Unlike the other skill positions, Running Back is the one position where a rookie can just *rip up* a fantasy league! Smoke the guppies in your league chasing those whose reputation far exceeds their talent like Bettis and Faulk, and grab a future stud the less studious have overlooked. And if you’re a dynasty league owner, rookie backs are the cornerstone of your franchise! Ever win a league starting three wideouts every week? Me neither.
So without further adieu, here is the rookie running back class of 2005!!
1. Carnell “Cadilac” Williams Tampa Bay Buccaneers
How often are the second and fifth picks in the NFL draft essentially platoon players on the same college team? Amazing! This year’s top running back is “The Caddy”! An explosive and shifty back, Williams will provide the offensive spark the Bucs so desperately need. He’ll likely lose a few carries to Michael Pittman, especially on third down, but once he learns the blocking schemes he’ll be an everydown back. And believe me, Gruden will get him the rock 20+ times a game. He can catch, which makes him that much better in PPC leagues.
Short term: A pretty good #2 RB in any sized league…get him!
Long term: Also looking pretty good. The Bucs offense can only get better and Williams has fresh legs compared to many college backs. *Cough cough*…Cedric Benson…*cough*… He’s been a top 3 pick in every rookie draft I’ve seen.
2. Ronnie Brown Miami Dolphins
The other half of last year’s Auburn running tandem shows up at #2. Brown is a truck, can catch the ball out of the backfield, has great speed…not much to dislike here. A character guy and a hard worker too. New Fins coach Nick Saban will love him. He falls short of the #1 rookie more due to situation rather than talent…Ricky Williams is back, and since the Dolphins can get nothing close to fair value for him in a trade, he looks to be on the roster for the forseeable future. For this reason, Brown may be in a dreaded RBBC, assuming Williams is at least a shadow of his former self. Saban would love to see Brown win the job outright, but RW used to be pretty darn good if I recall.
Short term: If Ricky whips himself into shape, the short-term is good but not great. Brown could slip to the #5 or so rookie back for the year if he can’t get more than 15 touches a game.
Long term: Things look great for Brown. It’s hard to believe Ricky will be in town for more than just a season, and Brown has the makings of a workhorse back for years to come. A top 3 pick in any dynasty rookie draft.
3. Cedric Benson Chicago Bears
Benson put up some tremendous numbers at Texas and looks to be a very solid back for the Bears. He’s powerful but is more of a chain-mover than a threat to take it to the house. His strong recieving skills will certainly help him at the next level as well. But Benson has some warts too: he had over 1100 carries in college and absorbed quite a lot of hits…one wonders if he may have less tread left on the tire than the typical rookie back. And he’s also in a backfield with the underachieving but talented Thomas Jones, who had a pretty good fantasy season last year. The chance of a RBBC may make Benson a worrysome pick in redraft leagues.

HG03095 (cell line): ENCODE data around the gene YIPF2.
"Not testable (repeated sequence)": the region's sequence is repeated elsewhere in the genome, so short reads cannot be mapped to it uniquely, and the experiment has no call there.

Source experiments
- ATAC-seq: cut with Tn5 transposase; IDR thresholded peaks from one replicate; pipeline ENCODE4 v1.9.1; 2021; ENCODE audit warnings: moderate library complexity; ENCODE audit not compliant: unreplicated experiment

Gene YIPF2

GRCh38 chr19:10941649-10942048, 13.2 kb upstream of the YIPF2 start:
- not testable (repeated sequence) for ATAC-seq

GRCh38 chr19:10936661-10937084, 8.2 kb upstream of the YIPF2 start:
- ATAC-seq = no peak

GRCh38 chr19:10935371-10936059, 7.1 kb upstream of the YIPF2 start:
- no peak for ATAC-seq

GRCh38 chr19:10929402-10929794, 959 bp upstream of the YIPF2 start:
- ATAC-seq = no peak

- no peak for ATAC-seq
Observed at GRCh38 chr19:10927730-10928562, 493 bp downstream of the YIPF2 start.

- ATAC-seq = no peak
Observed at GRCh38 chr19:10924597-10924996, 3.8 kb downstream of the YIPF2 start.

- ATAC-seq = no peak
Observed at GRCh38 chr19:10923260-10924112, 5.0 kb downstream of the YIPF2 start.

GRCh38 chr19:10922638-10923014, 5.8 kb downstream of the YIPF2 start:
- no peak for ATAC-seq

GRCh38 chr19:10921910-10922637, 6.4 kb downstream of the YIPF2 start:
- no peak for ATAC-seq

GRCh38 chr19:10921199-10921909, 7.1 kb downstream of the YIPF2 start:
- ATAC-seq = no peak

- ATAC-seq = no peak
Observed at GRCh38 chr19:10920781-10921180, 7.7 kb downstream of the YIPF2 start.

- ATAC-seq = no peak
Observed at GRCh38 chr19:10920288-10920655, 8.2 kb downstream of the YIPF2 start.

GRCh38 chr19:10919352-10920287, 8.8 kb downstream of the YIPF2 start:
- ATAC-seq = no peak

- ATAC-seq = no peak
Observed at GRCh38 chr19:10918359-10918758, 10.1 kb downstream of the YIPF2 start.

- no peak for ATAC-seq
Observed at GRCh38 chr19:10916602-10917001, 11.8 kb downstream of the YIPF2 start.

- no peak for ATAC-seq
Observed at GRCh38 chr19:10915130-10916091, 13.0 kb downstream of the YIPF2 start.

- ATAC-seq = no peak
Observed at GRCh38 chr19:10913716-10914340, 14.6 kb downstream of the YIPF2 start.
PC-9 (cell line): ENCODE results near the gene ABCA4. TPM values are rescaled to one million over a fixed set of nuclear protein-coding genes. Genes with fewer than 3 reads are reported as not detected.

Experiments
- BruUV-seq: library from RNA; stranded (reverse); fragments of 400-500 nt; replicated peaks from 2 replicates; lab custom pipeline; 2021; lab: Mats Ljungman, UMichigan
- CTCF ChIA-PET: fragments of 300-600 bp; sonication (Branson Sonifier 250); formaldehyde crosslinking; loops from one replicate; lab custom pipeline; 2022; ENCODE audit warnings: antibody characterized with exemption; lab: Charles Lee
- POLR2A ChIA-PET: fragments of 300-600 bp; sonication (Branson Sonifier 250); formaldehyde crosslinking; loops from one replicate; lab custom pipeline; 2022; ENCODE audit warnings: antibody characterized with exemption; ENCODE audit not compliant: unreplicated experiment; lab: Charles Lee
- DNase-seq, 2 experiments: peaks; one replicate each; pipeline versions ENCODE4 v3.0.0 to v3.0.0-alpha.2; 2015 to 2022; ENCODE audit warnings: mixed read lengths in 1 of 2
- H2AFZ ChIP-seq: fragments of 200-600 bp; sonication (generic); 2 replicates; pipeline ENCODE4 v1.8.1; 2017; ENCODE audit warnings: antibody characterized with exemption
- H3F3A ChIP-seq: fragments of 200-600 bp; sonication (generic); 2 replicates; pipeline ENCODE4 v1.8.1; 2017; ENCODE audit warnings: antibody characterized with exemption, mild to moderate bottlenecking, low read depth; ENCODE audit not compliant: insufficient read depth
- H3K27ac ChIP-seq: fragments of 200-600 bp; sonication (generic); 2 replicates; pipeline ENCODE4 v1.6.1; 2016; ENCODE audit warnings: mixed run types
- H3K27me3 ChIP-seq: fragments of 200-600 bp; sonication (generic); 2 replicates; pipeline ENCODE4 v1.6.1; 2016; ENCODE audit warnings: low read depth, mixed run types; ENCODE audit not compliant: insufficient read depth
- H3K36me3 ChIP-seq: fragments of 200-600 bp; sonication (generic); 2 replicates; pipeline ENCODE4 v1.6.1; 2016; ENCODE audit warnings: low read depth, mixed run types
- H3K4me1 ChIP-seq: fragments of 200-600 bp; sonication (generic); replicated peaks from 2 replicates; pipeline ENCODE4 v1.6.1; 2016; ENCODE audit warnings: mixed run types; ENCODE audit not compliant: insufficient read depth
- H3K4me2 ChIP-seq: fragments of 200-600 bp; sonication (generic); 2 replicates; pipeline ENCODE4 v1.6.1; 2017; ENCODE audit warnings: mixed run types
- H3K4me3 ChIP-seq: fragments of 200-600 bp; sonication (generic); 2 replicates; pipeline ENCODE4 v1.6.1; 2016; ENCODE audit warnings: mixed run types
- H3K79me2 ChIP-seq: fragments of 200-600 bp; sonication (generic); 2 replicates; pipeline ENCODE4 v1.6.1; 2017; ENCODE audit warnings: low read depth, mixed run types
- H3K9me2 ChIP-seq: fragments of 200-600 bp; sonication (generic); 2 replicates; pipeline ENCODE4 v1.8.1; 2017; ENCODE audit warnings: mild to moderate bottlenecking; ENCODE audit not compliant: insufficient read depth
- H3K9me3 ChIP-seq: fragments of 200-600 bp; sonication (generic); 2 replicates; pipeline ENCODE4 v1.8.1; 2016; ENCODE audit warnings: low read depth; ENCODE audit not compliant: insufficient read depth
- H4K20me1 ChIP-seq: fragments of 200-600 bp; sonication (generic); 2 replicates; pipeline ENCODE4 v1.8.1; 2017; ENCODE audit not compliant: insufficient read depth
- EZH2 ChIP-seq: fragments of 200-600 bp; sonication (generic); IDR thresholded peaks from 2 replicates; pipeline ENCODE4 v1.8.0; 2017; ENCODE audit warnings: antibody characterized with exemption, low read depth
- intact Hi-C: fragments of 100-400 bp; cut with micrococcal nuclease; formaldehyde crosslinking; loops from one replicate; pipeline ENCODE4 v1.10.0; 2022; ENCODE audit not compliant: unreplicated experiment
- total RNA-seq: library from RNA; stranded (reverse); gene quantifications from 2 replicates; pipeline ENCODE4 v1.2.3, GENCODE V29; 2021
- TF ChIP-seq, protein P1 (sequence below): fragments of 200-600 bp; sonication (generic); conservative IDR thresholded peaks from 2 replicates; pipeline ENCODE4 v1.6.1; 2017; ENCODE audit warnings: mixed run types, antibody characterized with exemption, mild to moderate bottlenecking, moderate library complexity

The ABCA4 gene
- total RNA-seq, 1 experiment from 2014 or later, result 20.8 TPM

Short term: He’ll likely split carries with Thomas Jones early on and perhaps throughout the season. Likely a #3 RB in smaller redraft leagues unless he wins the job outright.
Long term: Benson will be a workhorse and a consistent 1000 yard rusher if he doesn’t have to share carries. The last of the ‘big 3’ of this year’s rookie class.
4. J.J. Arrington Arizona Cardinals
Arrington ran for over 2000 yards last year at Cal, and Denny Green is starring him in many evil plots in the Cardinals offense this season. Though a little undersized, he’s stout and quick and has little competition in the Cards backfield. He has decent hands and could be an everydown back if he can overcome his blocking weaknesses on third down. The Arizona offense looks to be much improved this year, at least on paper, and Arrington is a sneaky pick in redraft leagues as well as a nice long-term choice in dynasty leagues. It’s his job to lose and it’s not impossible to think he could be the best back in the class of 2005.
Short term: He has the best combination of situation and talent in the rookie class. If he can hold off Shipp in camp, he could flirt with a top 15 or even a top 10 fantasy ranking this year.
Long term: Not as physically skilled as the top 3, but he’s in a good place. Going in the 4 – 6 range in most dynasty rookie drafts.
5. Eric Shelton Carolina Panthers
There’s not a lot of mystery to Shelton’s game…it’s power running all the way. Think Bettis. Shelton has a nose for the end zone and is a bruiser that could cause some damage if given the chance. DeShaun Foster is the clear starter in Pantherland right now, but he’s never been able to stay on the field long. With Stephen Davis pretty much done by many accounts, Shelton is a twisted knee away from the starting job. He’s not going to catch many balls which hurts his value in PPC leagues, but he’s a powerful runner backing up a traditionally gimpy starter…not a bad guy to keep one’s eye on!